anne bronte

Anne Brontë: The Youngest and Least Known of the Brontë Sisters


Anne Brontë: The Youngest and Least Known of the Brontë Sisters

Anne Brontë (1820-1849) was an English poet and novelist, and the youngest member of the Brontë literary family. She wrote two novels, Agnes Grey and The Tenant of Wildfell Hall, under the pseudonym Acton Bell. She also contributed poems to a joint collection with her sisters Charlotte and Emily, titled Poems by Currer, Ellis and Acton Bell. Anne’s novels are considered among the classics of English literature, but she is often overshadowed by her more famous sisters.

Early Life and Education

Anne was born on January 17, 1820, in Thornton, Yorkshire, England. She was the daughter of Patrick and Maria Brontë, a poor Irish clergyman and his wife. Anne had five siblings: Maria, Elizabeth, Charlotte, Branwell and Emily. The family moved to Haworth in 1820, where Patrick became the vicar of St. Michael and All Angels Church. Anne’s mother died of cancer in 1821, leaving the children in the care of their aunt Elizabeth Branwell.

Anne was educated at home by her father and aunt, and later attended a boarding school in Mirfield for a year. She showed an early interest in literature and art, and with her sister Emily created an imaginary world called Gondal, for which they wrote poems and stories. Anne also enjoyed music and nature, and was deeply religious.

Career as a Governess and a Writer


Early Life and Education

In 1839, Anne took a position as a governess for the Ingham family at Blake Hall, near Mirfield. She found the work difficult and lonely, as she had to deal with spoiled and unruly children. She left after a few months and returned to Haworth. In 1841, she became a governess again for the Robinson family at Thorpe Green, near York. She stayed there for four years, and formed a close friendship with her employer’s daughter Lydia. Her brother Branwell joined her in 1843 as a tutor for the Robinson boys, but he was dismissed in 1845 after having an affair with Mrs. Robinson.

Anne returned home in 1845 and devoted herself to writing. She had been working on a novel based on her experiences as a governess, titled Agnes Grey. She also collaborated with her sisters on a collection of poems, which they published in 1846 under male pseudonyms. Anne chose the name Acton Bell, while Charlotte was Currer Bell and Emily was Ellis Bell. The book sold only two copies, but it encouraged the sisters to pursue their literary ambitions.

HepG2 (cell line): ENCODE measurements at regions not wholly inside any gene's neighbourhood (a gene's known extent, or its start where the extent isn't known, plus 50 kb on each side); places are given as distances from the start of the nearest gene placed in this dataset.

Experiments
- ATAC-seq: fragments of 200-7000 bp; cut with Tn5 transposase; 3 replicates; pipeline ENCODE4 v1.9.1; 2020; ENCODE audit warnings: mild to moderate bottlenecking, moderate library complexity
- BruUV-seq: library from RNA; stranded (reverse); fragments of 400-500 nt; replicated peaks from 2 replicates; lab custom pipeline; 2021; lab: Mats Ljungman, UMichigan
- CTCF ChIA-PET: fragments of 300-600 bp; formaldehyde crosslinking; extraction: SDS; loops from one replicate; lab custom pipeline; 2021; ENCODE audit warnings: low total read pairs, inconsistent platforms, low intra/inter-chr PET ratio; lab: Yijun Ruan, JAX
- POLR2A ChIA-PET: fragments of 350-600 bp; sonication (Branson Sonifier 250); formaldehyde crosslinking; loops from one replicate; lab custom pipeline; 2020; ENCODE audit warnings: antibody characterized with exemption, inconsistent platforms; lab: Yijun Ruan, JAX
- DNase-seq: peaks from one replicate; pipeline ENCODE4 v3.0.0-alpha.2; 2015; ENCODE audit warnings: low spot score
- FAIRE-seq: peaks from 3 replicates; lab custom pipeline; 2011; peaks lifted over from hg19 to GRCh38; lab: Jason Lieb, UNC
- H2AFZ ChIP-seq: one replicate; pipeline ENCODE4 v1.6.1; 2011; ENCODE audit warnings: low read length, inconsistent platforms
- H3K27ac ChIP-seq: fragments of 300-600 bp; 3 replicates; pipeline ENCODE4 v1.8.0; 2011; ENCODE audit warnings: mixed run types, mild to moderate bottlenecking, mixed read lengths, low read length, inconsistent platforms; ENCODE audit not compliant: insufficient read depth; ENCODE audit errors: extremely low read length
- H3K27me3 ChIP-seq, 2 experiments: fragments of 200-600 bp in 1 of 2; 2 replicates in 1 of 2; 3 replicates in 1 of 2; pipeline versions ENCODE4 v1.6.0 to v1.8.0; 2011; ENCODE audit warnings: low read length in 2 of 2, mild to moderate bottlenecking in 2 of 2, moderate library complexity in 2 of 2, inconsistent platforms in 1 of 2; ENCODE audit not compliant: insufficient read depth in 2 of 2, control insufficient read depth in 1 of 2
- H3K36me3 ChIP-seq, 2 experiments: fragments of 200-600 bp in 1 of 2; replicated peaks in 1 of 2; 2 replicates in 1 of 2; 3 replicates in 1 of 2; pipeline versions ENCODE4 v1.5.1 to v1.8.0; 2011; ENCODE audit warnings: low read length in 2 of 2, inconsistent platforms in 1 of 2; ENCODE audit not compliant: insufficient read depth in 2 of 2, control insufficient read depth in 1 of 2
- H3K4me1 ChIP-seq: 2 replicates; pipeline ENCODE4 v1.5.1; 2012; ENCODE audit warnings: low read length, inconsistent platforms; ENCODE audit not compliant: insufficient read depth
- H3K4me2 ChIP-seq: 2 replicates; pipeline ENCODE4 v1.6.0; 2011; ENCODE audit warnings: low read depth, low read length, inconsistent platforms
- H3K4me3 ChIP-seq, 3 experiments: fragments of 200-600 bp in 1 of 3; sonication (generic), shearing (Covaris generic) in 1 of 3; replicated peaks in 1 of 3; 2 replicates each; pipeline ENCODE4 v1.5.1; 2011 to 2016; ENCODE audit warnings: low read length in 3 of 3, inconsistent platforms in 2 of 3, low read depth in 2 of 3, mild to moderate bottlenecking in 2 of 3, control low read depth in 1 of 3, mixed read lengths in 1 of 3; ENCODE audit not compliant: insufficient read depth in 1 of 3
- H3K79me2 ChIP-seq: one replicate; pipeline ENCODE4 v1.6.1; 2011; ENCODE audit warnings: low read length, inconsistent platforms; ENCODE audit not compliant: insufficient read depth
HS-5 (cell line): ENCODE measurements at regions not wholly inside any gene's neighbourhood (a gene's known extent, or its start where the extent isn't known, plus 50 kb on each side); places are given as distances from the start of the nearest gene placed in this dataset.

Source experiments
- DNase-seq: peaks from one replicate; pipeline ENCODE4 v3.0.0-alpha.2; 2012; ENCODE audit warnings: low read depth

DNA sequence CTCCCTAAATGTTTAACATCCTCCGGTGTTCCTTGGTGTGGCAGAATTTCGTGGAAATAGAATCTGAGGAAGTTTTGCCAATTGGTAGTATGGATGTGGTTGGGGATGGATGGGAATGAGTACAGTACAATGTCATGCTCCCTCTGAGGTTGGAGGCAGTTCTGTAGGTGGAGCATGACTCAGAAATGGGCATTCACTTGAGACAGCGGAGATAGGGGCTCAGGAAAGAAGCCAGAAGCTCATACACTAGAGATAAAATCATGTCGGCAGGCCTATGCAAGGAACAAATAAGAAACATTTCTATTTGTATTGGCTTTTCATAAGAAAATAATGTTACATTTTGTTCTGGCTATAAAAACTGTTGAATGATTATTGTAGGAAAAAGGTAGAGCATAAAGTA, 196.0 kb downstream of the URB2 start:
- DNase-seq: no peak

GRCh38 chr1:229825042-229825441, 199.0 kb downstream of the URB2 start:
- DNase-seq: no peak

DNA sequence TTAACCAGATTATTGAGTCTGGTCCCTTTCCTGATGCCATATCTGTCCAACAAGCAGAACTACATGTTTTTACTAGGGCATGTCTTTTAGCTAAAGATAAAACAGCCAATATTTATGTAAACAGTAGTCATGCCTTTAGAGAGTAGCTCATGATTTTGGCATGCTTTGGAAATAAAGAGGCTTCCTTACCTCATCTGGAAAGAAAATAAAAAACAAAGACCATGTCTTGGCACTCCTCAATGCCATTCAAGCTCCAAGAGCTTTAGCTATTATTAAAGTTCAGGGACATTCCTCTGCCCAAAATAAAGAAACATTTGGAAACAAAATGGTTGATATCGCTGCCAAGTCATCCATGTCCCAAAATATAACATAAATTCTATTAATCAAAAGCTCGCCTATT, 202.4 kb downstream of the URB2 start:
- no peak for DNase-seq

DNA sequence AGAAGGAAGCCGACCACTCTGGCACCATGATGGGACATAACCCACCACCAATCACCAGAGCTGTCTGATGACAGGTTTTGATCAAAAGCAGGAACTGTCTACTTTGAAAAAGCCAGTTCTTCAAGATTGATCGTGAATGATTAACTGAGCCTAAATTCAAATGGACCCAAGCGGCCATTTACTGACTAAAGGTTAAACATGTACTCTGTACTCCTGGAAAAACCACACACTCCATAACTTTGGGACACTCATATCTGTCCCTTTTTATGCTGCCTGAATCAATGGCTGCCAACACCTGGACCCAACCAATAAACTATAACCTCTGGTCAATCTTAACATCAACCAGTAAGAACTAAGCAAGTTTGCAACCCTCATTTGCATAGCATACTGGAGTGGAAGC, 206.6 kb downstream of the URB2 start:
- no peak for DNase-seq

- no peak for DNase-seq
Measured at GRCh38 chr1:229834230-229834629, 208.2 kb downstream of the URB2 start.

Anne’s novel Agnes Grey was published in 1847 by Thomas Newby, along with Emily’s Wuthering Heights. The novel tells the story of Agnes Grey, a young governess who struggles with poverty, isolation and mistreatment by her employers and their children. The novel is realistic and unsentimental, drawing on Anne’s own experiences and observations. It also reflects Anne’s moral and religious views, as well as her feminist critique of the limited opportunities for women in Victorian society.

Anne’s second novel The Tenant of Wildfell Hall was published in 1848 by T.C. Newby. The novel is considered one of the first feminist novels in English literature, as it depicts the plight of Helen Graham, a woman who flees from her abusive husband Arthur Huntingdon and tries to make a living as an artist. The novel is narrated by two characters: Helen herself through her diary entries, and Gilbert Markham, a farmer who falls in love with her. The novel exposes the horrors of alcoholism, domestic violence and adultery, and challenges the social norms that trap women in unhappy marriages. The novel was controversial at the time for its boldness and realism, but it also received praise from some critics and readers.

Death and Legacy


Career as a Governess and a Writer

In 1848-1849, Anne suffered a series of losses that deeply affected her health and spirit. Her brother Branwell died of tuberculosis and alcoholism in September 1848; her sister Emily died of tuberculosis in December 1848

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